It's interesting that until after the Norman invasion, the word "color" did not exist in English. Earl Anderson says, "Many languages do not have a taxonym for 'color': an example often cited is Zuni[.]" In English, the concept of color "was not fully lexicalized until the thirteenth century, when colur~colour was borrowed as a loanword from French.... [but it] was well established in English by the time of Chaucer[.]" Old English hiw, "hue" in modern English, "can mean 'color' but more often means 'appearance' or 'shape,' and bleo sometimes means 'color' but more often has the same meaning as Latin discolor [having many colors]." Along with fah, these were the English words for color, here with Anderson's attempts at differentiating them:
hiw - shape, appearance, as well as color
bleo - complexion, appearance, and form as well as color
fah - stained, guilty, criminal, shining, and variegated as well as colored
The poet of The Phoenix, "in a sequence of two verses, uses all three terms for color:
Is se fugel fæger__forweard hiwe,
bleobrydgum fag__ymb þa breost foran.
[The beautiful bird is foremost in color (or: appearance or shape), colored (or: adorned) with variegated colors in front, around his breast.]"
Of course, while there was no taxonym in the language for "color," there was always the underlying concept. This Anderson says was a "covert category" (a term first described by Benjamin Whorf in 1937) - for instance, to modern English speakers moths and butterflies belong in one category, bees and wasps and hornets to another. "English has no terms for these residual categories, yet they exist in the language as nonlexicalized, covert categories. Color is such a category in many languages around the world."

So, what about the actual color names themselves? After exhaustive reconstructions of the color taxonomies of Proto-Indo-European, Greek, Latin, and Germanic, Anderson concludes that Old English had (like Germanic) six basic color terms:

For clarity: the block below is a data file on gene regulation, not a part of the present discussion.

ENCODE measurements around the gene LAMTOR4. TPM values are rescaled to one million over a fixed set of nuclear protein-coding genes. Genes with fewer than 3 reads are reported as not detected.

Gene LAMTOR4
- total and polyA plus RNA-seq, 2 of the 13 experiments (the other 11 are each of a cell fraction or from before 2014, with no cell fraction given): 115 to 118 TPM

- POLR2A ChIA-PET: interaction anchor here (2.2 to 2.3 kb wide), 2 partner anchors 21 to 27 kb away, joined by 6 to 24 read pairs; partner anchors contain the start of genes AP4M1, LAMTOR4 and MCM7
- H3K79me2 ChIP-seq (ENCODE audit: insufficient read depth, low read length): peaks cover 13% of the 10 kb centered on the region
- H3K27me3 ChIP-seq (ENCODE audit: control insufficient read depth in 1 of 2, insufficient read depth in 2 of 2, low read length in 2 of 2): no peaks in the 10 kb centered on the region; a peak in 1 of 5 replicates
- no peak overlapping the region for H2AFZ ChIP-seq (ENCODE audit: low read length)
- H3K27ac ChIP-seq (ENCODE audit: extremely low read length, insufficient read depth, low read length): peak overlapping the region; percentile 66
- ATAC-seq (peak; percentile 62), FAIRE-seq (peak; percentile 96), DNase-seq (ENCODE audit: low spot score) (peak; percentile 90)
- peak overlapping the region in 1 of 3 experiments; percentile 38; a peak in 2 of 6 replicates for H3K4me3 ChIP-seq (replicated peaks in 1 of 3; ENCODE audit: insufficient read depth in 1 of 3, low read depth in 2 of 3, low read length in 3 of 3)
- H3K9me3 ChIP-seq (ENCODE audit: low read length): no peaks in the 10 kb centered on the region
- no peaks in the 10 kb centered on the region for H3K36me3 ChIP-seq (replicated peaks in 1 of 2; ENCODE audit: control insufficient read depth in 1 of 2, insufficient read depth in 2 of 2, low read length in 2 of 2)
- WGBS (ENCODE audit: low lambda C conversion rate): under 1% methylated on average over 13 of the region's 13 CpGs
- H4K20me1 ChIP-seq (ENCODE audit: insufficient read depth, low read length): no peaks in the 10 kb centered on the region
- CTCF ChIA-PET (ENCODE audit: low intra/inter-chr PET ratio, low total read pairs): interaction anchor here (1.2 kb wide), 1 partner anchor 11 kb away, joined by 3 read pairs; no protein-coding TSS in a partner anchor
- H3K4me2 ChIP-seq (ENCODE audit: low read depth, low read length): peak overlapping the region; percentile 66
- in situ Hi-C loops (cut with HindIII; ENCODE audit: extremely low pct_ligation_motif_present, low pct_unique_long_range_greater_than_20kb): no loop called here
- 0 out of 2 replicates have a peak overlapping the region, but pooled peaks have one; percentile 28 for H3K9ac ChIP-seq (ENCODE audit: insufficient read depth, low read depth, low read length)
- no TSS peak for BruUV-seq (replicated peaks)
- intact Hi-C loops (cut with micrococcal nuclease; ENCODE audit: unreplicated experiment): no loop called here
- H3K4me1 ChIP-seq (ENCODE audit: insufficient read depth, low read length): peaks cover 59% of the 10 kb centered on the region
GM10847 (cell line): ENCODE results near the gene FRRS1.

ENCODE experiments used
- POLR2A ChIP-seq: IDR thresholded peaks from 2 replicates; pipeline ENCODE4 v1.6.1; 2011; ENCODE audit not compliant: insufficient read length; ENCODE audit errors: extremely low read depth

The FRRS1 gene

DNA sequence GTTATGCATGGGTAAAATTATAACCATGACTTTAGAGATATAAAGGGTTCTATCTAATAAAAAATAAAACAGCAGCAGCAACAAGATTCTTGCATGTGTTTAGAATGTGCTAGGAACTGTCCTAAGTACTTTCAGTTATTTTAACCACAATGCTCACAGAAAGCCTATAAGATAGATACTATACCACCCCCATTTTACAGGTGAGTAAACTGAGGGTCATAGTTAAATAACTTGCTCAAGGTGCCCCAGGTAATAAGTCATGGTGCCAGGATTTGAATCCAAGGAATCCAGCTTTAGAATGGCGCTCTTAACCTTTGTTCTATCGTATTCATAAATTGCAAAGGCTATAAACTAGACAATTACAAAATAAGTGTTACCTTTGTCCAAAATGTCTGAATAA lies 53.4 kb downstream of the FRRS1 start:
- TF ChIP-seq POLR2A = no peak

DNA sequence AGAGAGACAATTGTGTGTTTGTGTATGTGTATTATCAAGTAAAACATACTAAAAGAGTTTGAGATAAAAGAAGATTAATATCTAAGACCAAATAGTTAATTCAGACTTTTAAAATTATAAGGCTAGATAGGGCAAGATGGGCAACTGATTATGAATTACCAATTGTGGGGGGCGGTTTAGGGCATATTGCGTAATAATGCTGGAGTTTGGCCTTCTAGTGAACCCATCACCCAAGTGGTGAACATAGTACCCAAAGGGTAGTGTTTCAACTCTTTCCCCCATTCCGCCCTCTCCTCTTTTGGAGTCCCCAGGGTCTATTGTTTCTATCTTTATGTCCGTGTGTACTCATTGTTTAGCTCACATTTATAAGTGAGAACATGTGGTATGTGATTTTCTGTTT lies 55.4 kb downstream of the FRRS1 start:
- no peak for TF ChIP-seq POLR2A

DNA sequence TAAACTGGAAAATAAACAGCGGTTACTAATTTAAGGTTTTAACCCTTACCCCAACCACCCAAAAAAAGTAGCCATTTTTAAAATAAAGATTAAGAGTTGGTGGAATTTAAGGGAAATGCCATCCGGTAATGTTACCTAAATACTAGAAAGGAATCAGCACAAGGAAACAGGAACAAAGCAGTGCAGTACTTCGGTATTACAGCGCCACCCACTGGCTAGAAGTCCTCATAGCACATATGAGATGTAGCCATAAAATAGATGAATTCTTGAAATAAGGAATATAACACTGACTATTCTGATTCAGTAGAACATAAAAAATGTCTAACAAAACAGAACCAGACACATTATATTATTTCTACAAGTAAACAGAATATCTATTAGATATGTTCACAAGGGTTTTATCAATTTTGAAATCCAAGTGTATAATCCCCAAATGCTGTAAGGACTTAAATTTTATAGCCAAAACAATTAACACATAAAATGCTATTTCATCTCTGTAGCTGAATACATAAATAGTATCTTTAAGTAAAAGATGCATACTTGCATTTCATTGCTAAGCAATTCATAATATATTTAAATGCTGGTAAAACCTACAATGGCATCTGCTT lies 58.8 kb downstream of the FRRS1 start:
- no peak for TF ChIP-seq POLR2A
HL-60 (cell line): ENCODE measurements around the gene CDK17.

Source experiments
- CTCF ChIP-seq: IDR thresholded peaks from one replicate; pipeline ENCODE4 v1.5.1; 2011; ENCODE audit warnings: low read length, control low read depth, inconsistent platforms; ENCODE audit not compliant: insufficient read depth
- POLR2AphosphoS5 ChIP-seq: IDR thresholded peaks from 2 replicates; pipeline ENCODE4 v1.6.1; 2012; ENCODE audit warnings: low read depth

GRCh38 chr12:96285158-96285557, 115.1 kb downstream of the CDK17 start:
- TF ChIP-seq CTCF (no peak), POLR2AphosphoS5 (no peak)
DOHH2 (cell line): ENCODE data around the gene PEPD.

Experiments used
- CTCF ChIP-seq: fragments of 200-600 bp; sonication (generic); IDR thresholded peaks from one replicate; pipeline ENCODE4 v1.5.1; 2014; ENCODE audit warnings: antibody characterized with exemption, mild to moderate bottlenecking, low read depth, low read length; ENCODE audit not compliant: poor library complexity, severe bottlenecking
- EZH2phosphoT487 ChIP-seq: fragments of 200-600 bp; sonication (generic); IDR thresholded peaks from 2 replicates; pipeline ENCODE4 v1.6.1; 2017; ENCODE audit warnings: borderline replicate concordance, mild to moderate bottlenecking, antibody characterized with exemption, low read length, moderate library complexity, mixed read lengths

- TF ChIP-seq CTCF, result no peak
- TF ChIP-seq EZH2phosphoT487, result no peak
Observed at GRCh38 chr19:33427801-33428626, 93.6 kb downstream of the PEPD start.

BLACK - sweart, with the innovation of blæc as a rival synonym
WHITE - hwit
RED - read
GREEN - grene
YELLOW - geolo
GRAY - græg
Such a limited color system may feel alien to us - note the lack of "blue" (compare traditional Japanese with its category covering green-and-blue, or "grue"). But we must remember that this doesn't simply mean an all-inclusive color spectrum chopped up into smaller segments. More from Anderson's discussion of "focality as a perceptual aspect of color":

It is a misconception widely held that cross-linguistic variation in color vocabularies results from differences in the ways 'color space' is divided from one language to another. The chromatic spectrum, according to this view, is a continuum without breaks, but languages use basic color words to divide up the spectrum in different ways. If this were so, we should expect speakers of a given language to agree as to the 'boundaries' between one color and another. This was not the case, however, in tests in which speakers of American English and Dani were asked to identify an assortment of color chips as exemplifying one color or another. Neither the Americans nor the Dani could agree among themselves as to the boundaries between yellow and green or green and blue [Eleanor Heider, "Universals in Color Naming and Memory," Journal of Experimental Psychology 93, 1972]. This leads to the conclusion that the boundaries between one color and another are idiolectic [different from person to person]. As Mead observed seventy years earlier, 'Most of us have a very limited color vocabulary, and we differ hopelessly in our terminology as soon as we move away from a few sharply defined colors[.]'